Wednesday, 27 February 2013

Today's Miss Dior Is Not Quite The Same As Yesterday's

I rarely paste excerpts from press releases on this blog; there are other sites that do a far better job than I ever could of keeping up with the stream of publicity material. But I thought a passage in one of the latest missives from Dior was worth sharing with you.

It appeared within a document about the imminent release of yet another version of Miss Dior: a new eau de toilette, composed by François Demachy, who clearly isn't being allowed to take a break from the task of reworking all of the brand's wares. Nestled between the usual lines about "an elegant, joyful young woman" and "a fragrance as elegant as the dresses" is a series of questions and answers designed to provide the reader with a greater understanding of the perfume. One of these is particularly telling:

Is the Miss Dior of today the same as the Miss Dior of yesterday?
She is not quite the same, yet not quite different either. Miss Dior is a young woman of her time, bolder than ever yet grounded in tradition, freedom-loving and with high expectations. She has the Dior soul. She is an open work, grounded by the past and looking to the future. She resembles the young women you see in the streets of Paris; she is naturally seductive and racing towards her destiny. She has the world at her feet.

I must admit, this makes me feel like cheering. Not very loudly, I grant you, but still: at least it's honest. Demachy has been more open than most high-profile perfumers about the fact that today's versions of classic scents are simply not the same as the originals. So perhaps his frankness is finally spilling into the PR department. Mind you, we can't be quite sure which of the new Miss Diors the press release is comparing to the old version: the one which used to be Miss Dior Cherie but then became Miss Dior after Miss Dior was turned into Miss Dior Originale?? Perhaps we'd best not go there. Life's too short...

Quick final thought: I recently re-smelt my vintage Miss Dior edt and I honestly don't think today's mainstream market would accept it as a feminine. But is that because changing tastes forced a reformulation, or a reformulation caused tastes to change? Discuss.



  1. At least they are admitting it's not the same perfume, that's a step!

    Unfortunately the original Miss Dior is such a classic old-school chypre that it is "dated" in the sense that one can immediately tell what era it's from; it can't hide from its roots. It's not "her" fault that chypres were no longer in fashion even before the reformulations began, and I, an eternal devotee of this genre of perfume, must look to vintage fragrances to find any of them worthy of the name now.

    1. Flora, yes, I'm sure there must be many scents which have become victims of changing fashions. Perhaps Miss Dior should have been allowed to die when its popularity faded. But then the marketing people can't resist the allure of a much-loved name, right?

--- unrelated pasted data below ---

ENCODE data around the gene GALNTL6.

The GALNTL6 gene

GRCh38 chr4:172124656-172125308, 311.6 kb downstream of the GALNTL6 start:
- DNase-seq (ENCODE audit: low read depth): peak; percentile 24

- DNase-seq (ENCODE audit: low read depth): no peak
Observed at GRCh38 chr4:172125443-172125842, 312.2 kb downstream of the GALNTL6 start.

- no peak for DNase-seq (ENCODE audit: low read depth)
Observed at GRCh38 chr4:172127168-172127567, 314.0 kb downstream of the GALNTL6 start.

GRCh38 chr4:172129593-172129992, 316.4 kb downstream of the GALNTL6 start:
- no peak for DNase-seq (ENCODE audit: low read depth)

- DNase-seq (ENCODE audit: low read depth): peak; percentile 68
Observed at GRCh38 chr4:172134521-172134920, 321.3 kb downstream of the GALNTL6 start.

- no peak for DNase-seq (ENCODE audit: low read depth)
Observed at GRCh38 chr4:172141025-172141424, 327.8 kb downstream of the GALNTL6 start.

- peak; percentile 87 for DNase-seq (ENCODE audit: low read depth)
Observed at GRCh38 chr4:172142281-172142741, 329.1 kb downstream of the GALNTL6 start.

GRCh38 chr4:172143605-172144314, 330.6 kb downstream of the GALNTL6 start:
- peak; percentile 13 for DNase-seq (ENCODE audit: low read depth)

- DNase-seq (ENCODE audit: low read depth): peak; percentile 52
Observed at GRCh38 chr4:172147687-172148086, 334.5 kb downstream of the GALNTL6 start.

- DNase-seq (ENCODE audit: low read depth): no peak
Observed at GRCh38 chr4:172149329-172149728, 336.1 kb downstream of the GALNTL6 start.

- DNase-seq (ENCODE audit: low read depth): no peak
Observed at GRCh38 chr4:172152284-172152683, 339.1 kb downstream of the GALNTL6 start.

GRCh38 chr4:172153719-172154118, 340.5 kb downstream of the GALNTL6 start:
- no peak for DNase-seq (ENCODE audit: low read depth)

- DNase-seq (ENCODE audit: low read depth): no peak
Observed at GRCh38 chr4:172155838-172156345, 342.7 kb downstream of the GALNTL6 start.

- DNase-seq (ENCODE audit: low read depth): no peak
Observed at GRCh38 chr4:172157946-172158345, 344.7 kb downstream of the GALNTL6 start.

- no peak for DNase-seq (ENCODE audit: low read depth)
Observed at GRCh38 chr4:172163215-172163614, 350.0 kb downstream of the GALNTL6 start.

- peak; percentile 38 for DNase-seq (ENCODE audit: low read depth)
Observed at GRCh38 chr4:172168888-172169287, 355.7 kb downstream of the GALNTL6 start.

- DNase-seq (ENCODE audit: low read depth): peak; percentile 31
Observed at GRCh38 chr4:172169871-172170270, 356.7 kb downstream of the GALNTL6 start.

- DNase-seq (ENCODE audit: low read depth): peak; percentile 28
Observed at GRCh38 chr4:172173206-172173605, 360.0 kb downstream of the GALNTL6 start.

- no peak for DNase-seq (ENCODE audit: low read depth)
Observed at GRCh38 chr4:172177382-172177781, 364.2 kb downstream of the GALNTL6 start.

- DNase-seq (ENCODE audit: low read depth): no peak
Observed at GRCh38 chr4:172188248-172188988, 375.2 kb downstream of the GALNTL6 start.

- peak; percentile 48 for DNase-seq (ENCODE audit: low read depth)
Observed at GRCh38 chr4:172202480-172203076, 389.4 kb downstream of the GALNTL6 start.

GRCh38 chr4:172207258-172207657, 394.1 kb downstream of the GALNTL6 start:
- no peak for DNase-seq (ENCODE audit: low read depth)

2. First, a confession: I'm nuts about chypres. I've got vintage Miss Dior in my fridge too. As custodians of some of the finest chypres, Edmond Roudnitska's work, Dior could celebrate their unisex sensuality and glory in their gorgeousness. It's time for them to make a comeback, like platform shoes.
    As for reformulations, the cat is so far out of the bag now that perfumers are starting to sound like politicians when they deny the obvious truth. It's refreshing to have one 'fess up, even if he speaks in Cantona style metaphors.

    1. SMc, I know what you mean with the politician analogy, but I have to say that, in my experience, perfumers have been very candid on this matter. It's the folks in the PR and marketing departments who like to gloss over certain details.

  3. "But is that because changing tastes forced a reformulation, or a reformulation caused tastes to change? Discuss."

    Interesting question. Let me try to explain this using an analogy to biological evolution. Here are two propositions:
    1. Birds have hollow bones.
    2. Birds can fly.

    If we try to explain things causally, it would appear that both proposition 1 would cause proposition 2 and vice versa. There is then a cycle of causal priority.

    However, if we explain things using the idea of a function, i.e. we explain things by the function that they will have in the future, we can say that birds having hollow bones is a function of their being able to fly.

    Let's bring this back to Miss Dior. I argue that reformulation is a function of changing tastes. If we look at things historically, we note a few things:
    1. If people are not exposed to certain ingredients, their tastes cannot change.
    2. With the development or discovery of new, CHEAPER (this is a crucial point in my theory) ingredients (usually synthetics) ingredients, fragrance companies have an incentive to substitute the more expensive ingredients with the cheaper ones since their profit margin would increase (assuming they sell their fragrances at the same price point)
    3. They do this with the intention of changing peoples' tastes in mind, so that their profit margins in future will be higher in the long run.

    Just something to think about!

    1. Joshuaang, you cynic, you ;-) Still, I'm sure there's a lot of truth in what you write.

  4. You are right!
    Too many Miss Dior versions and even the "original" is quite different from the real one.....

    1. Andre, it's impossible to keep track of them all ;-)


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